Other books I enjoyed as a child were The Ghost of Windy Hill, The Wheel on the School, Little House on the Prairie, James and the Giant Peach, Charlie and the Chocolate Factory, Nancy Drew, The Bobsey Twins, Trixie Belden, and a comic book about Helen Keller called “The Story of My Life.”

What is your favorite genre? Currently, my favorite genre is historical fiction. I’ve always loved the classics and Gothic fiction.

Do you have a favorite novel? Hands down ~ Gone with the Wind. I’ve read that novel at least five full times since my junior year of high school. I absolutely love it. It’s also one of the only film adaptations I love just as well.

Where do you usually read? I will read just about anywhere. In bed, in the tub, at the table, in a lawn chair, sitting in the stairwell at work (so as not to be disturbed – given my experience in the 5th grade, I’m almost militaristic in insuring that I’m not reading on the company dime), in a library, etc…

When do you usually read? I usually read while getting reading in the morning for a few minutes, during my breaks at work, and after the kids go to bed at night. Books are pretty much constantly around me. Any spare minute I will pick one up.

Do you usually have more than one book you are reading at a time? It depends really on what I’m reading. If I’m reading something that takes a great deal of concentration, I’ll usually also start something lighter. There are just sometimes when I want to read purely as an escape.

Do you read nonfiction in a different way or place than you read fiction? Other than being more prone to pick up a second book (usually a novel) while I’m reading non-fiction, not really.

Do you buy most of the books you read, or borrow them, or check them out of the library? I am quite apt to accrue large library fines. I remember one day coming home from school to find my mother tearing my bedroom apart. I’d gotten an overdue notice in the mail and boy did I catch hell for that. Now that I’m older and have expendable income, I’m more likely to buy a book than to check one out from the library. I love libraries, though. I made a more concerted effort to use the library this year and I did well getting everything returned on time. In fact, I’ve found library book sales a wonderful way to pick up some great books at really good prices.  I’ve also been receiving a fair amount of ARCs since the beginning of the year. There hasn’t been much need for the library since the spring.  Once I’ve dug myself out of my pile of ARCs (no complaint implied), I’m planning on making a dent in the books I already own.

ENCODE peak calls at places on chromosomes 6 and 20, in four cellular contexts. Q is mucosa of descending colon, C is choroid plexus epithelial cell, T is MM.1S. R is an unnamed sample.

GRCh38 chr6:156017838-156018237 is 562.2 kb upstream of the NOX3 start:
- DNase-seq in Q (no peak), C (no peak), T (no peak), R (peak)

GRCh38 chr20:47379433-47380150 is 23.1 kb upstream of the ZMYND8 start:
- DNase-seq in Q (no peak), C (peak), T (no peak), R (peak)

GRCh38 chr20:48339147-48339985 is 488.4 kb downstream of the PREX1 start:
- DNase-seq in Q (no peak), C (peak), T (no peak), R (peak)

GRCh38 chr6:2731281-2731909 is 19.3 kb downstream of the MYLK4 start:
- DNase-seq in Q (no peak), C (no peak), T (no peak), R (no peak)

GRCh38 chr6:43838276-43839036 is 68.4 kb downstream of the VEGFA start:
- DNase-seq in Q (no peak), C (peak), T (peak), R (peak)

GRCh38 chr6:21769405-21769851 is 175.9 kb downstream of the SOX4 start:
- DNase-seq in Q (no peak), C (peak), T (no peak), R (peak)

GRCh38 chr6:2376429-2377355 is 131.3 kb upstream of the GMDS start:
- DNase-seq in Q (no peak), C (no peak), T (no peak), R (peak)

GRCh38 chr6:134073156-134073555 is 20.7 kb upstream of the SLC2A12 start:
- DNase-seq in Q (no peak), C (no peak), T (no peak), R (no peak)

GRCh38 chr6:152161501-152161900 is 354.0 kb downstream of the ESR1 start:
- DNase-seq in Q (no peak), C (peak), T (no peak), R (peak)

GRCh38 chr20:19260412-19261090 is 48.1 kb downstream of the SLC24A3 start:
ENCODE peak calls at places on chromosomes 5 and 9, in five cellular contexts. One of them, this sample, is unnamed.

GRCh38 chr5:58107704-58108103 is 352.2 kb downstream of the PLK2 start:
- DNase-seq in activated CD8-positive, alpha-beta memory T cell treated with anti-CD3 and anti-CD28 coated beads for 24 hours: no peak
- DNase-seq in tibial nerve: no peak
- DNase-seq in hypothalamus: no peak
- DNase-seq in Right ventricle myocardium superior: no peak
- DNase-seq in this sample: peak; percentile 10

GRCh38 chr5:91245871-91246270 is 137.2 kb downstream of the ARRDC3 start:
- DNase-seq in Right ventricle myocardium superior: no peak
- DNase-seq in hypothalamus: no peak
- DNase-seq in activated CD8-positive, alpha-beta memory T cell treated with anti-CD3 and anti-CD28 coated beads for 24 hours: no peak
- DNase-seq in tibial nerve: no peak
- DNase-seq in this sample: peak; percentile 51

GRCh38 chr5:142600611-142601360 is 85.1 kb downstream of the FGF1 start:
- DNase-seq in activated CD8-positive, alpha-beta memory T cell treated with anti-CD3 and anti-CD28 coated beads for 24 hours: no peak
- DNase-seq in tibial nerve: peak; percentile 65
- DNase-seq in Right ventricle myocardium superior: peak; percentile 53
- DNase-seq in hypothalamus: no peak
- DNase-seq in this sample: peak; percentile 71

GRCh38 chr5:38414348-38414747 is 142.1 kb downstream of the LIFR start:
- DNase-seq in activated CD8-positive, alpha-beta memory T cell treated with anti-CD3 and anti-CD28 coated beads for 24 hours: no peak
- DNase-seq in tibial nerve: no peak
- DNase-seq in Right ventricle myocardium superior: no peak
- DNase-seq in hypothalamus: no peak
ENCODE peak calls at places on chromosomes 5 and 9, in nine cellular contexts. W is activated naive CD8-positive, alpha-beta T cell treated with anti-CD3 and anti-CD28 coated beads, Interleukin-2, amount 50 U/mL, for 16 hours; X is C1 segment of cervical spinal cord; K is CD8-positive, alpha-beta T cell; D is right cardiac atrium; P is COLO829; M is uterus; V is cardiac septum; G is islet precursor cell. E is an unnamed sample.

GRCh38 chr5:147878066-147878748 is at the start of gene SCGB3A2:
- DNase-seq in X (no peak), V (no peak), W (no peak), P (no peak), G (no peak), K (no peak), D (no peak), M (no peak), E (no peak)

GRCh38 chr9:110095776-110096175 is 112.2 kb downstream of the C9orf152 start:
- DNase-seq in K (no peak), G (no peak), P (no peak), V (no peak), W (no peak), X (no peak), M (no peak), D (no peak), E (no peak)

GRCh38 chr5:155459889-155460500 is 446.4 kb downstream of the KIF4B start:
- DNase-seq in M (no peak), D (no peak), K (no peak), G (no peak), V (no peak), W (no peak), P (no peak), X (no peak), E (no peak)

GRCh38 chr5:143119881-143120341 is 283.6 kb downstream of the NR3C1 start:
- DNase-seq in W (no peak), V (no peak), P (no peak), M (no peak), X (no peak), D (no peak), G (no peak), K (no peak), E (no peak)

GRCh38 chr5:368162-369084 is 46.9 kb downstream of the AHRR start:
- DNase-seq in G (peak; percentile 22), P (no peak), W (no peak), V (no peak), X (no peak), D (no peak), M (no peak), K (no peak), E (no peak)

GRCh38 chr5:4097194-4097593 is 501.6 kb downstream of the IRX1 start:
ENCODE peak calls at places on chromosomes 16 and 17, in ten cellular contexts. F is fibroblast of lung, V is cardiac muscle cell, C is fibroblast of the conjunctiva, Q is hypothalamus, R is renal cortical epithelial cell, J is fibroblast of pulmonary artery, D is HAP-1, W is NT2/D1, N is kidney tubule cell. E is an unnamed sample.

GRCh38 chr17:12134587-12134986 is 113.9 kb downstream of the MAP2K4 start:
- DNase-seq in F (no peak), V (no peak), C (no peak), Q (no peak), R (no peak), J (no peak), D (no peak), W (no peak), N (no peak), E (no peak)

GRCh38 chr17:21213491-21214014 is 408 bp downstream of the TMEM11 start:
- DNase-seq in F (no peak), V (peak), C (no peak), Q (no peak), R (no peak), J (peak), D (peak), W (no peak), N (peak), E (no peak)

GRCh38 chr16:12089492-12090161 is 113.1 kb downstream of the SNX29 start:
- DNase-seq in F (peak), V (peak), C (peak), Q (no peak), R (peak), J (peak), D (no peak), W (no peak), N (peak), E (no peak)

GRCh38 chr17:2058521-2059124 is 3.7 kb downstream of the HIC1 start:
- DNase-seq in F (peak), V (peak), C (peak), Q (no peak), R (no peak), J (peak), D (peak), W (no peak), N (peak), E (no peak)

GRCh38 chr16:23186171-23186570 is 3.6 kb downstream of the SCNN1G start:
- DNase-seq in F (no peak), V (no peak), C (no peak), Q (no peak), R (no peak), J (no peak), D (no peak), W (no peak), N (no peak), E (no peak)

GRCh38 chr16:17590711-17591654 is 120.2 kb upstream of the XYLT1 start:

Do you keep most of the books you buy? It really depends on how much I enjoyed reading them.  I found over the course of last year that I ended up selling most of the books I bought and read on half.com.  This is what prompted me to think more about the library.  I’m going to be much more picky going forward with what I buy unless there is a super good sale.

If you have children, what are some of the favorite books you have shared with them? My daughters are preschool age, so I’ve been enjoying Curious George and the Frances books with them.  I’ve tried off and on to read The Little House on the Prairie and James and the Giant Peach, but they are just not there yet.  I’m looking forward to those days, though.  Once they arrive, Little Women will not be far behind.

What are you reading now? Right now I’m reading The i Tetralogy by Mathias B. Freese and Pattern Recognition by William Gibson.

Do you keep a To Be Read list? No, but I aspire to. 🙂

What’s next? After Freese’s novel, next up is Silent Thunder by Iris and Roy Johansen.

What books would you like to reread? I can’t say that I’m a frequent re-reader.  Gone with the Wind and Little Women top the list.  I will probably re-read The Other Boleyn Girl at some point.  Right now I’ve got so many wonderful possibilities in my personal library that what I really want to do is meet new characters and explore new worlds.

Who are your favorite authors? Margaret Mitchell, Louisa May Alcott, Philippa Gregory, Lauren Groff, Anya Seton, Edgar Allen Poe, Patrick McGrath, Stewart O’Nan, James Joyce, Vladimir Nabokov, Fyodor Dostoevsky, F. Scott Fitzgerald, Charlotte Bronte, Jane Austen, William Faulkner, Nathaniel Hawthorne, and last but not least, William Shakespeare.